When converting normative theory to practice, lawmakers and regulators will inevitably be left to fill in the details. Although that task exceeds this Essay’s scope, this Part briefly sketches some implementational hurdles policy makers will encounter. In doing so, it aims both to guide future research and to furnish further support for the proposition that gig-worker UI is, in fact, workable.
Crafting a gig-worker UI system requires, first, legal standards for when gig workers are unemployed. Sometimes, this analysis will be straightforward. Many contracting companies already report contractor payments to the Internal Revenue Service;130 agencies can leverage this data and require more frequent reporting. But other cases are more complicated. Would Uber drivers be “unemployed,” for instance, when recessions (or events like pandemics131) allow them to find only a handful of working hours per week? How can lawmakers verify self-employed-worker unemployment in a manner that prevents fraud?
Answering these questions is important for minimizing policy distortions and helping benefits reach recipients proportionally to their need—that is, their low marginal utilities or unearned disadvantages. Agencies, therefore, should develop overlapping sets of legal tests and checks, applicable to different workers. Some self-employed workers, for example, may be asked to document particular year-over-year revenue declines. This requirement would mirror the Small Business Administration’s criteria for Paycheck Protection Program loan eligibility.132 For other groups, quarterly tax filings may suffice—or even deposit statements from bank accounts preregistered with state agencies. States have already accepted this kind of documentation to verify PUA eligibility.133 The precise qualifying criteria, moreover, might be written to vary automatically with economic conditions.134 A stronger “presumption” of unemployment during recessions, for instance, could advance justice by boosting total aid as market-provided job opportunities diminish.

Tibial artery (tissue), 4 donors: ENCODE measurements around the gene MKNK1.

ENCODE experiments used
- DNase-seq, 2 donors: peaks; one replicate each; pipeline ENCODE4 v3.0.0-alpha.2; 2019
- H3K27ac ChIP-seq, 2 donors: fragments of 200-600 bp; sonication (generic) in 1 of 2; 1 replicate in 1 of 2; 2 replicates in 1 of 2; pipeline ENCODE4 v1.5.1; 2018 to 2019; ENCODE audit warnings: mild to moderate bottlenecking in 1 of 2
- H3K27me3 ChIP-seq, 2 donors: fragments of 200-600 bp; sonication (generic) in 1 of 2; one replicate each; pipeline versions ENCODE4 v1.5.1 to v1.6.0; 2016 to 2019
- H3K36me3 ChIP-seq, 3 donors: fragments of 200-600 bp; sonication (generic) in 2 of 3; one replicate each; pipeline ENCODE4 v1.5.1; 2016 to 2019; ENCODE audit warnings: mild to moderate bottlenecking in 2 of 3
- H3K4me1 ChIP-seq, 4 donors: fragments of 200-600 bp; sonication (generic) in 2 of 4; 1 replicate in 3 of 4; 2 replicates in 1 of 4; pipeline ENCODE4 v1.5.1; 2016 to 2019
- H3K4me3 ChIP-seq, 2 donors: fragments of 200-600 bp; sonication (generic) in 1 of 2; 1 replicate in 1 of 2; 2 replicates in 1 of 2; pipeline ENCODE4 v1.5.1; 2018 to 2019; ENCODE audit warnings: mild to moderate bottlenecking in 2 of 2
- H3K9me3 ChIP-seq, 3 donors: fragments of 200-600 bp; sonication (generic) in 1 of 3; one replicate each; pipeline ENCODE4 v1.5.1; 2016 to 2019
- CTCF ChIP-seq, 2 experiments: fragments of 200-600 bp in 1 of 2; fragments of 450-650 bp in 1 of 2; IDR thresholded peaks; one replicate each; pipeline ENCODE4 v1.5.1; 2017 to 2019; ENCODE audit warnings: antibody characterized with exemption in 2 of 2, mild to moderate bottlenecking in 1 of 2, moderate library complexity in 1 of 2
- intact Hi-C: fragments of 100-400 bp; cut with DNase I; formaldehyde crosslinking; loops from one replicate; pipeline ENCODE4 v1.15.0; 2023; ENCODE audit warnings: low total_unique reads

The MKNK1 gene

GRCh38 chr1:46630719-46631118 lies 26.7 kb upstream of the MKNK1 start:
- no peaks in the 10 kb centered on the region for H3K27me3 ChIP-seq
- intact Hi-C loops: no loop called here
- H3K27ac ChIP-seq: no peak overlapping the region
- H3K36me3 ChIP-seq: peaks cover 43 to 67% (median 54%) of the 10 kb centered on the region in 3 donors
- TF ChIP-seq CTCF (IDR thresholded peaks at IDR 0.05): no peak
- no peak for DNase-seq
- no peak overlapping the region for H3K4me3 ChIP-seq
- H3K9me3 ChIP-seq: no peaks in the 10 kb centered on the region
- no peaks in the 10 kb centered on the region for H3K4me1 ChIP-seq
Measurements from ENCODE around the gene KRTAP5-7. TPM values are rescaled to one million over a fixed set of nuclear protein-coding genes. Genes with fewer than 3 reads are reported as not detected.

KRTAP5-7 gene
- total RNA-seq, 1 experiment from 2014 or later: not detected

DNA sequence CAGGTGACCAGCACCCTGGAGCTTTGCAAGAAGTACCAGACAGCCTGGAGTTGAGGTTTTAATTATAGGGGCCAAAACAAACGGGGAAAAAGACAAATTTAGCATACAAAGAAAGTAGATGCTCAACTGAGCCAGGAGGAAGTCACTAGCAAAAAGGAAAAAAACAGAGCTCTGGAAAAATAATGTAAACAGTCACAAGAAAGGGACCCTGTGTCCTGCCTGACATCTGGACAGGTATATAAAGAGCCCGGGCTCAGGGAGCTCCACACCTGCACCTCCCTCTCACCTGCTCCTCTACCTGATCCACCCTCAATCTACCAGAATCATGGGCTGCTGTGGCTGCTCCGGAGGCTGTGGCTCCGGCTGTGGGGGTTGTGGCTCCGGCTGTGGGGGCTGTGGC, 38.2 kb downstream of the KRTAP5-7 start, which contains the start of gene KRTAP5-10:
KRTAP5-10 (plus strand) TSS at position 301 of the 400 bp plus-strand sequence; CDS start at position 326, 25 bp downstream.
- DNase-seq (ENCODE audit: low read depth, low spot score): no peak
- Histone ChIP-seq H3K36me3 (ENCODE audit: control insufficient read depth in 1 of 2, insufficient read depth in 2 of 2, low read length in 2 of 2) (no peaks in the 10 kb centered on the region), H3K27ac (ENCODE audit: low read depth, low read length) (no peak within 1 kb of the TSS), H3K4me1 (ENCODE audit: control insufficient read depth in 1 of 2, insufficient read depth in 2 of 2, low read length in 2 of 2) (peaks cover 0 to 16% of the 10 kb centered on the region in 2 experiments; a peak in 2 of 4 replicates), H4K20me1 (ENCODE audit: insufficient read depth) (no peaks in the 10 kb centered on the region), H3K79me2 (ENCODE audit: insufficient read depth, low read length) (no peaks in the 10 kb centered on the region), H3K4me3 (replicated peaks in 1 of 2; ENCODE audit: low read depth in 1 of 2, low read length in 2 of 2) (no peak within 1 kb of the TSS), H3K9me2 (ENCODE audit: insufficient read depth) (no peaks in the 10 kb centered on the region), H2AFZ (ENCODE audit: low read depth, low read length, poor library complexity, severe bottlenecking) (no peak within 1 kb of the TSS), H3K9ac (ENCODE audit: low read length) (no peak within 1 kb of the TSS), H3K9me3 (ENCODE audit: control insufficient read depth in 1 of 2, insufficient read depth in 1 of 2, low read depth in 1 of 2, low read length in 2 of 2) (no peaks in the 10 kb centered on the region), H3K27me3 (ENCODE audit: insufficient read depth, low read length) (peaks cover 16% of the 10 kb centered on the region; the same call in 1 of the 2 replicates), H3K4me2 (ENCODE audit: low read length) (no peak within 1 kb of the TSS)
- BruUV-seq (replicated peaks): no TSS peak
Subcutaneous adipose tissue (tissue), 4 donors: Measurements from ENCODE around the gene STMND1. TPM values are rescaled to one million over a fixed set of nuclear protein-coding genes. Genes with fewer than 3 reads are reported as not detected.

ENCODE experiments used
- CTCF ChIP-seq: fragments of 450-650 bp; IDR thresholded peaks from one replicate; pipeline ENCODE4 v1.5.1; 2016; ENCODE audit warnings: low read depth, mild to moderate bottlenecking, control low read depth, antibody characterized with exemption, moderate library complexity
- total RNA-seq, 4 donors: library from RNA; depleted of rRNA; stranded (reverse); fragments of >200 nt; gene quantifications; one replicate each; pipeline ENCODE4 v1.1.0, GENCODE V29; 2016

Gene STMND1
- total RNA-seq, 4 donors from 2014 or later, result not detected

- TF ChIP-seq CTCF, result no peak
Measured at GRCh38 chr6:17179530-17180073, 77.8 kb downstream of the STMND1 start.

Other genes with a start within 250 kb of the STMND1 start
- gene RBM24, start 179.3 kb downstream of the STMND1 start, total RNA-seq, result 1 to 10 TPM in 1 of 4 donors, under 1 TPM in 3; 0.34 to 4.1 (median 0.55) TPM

States will have to adjust other UI standards for the gig economy, too. Another important question is how much support jobless gig workers will receive. Current UI systems pay recipients a portion of their former salaries, but gig jobs’ earnings are inconsistent and volatile.135 States will likely need to select discrete time periods, which may vary by industry, over which to calculate “average earnings.” Drawing these kinds of distinctions, again, is a pragmatic way to satisfy the respective proportionality demands of theories of justice.
Further, states will need standards for part-time gig-worker eligibility. Today, UI excludes many part-time non-gig workers because they are not “able and available” for work under state law.136 Short of expanding general part-time benefits, states must develop new formulae for defining “part-time” thresholds for gig workers, which again may vary by industry. Along these lines, states must also determine how to treat those using gig work to supplement traditional employment (on a part-time or full-time basis). Hours worked in gig and non-gig jobs would, ideally, factor equally into regulators’ judgments about individuals’ UI eligibility—as theories of justice would grant that distinction no normative significance. This policy objective may require benefits recipients to make additional disclosures.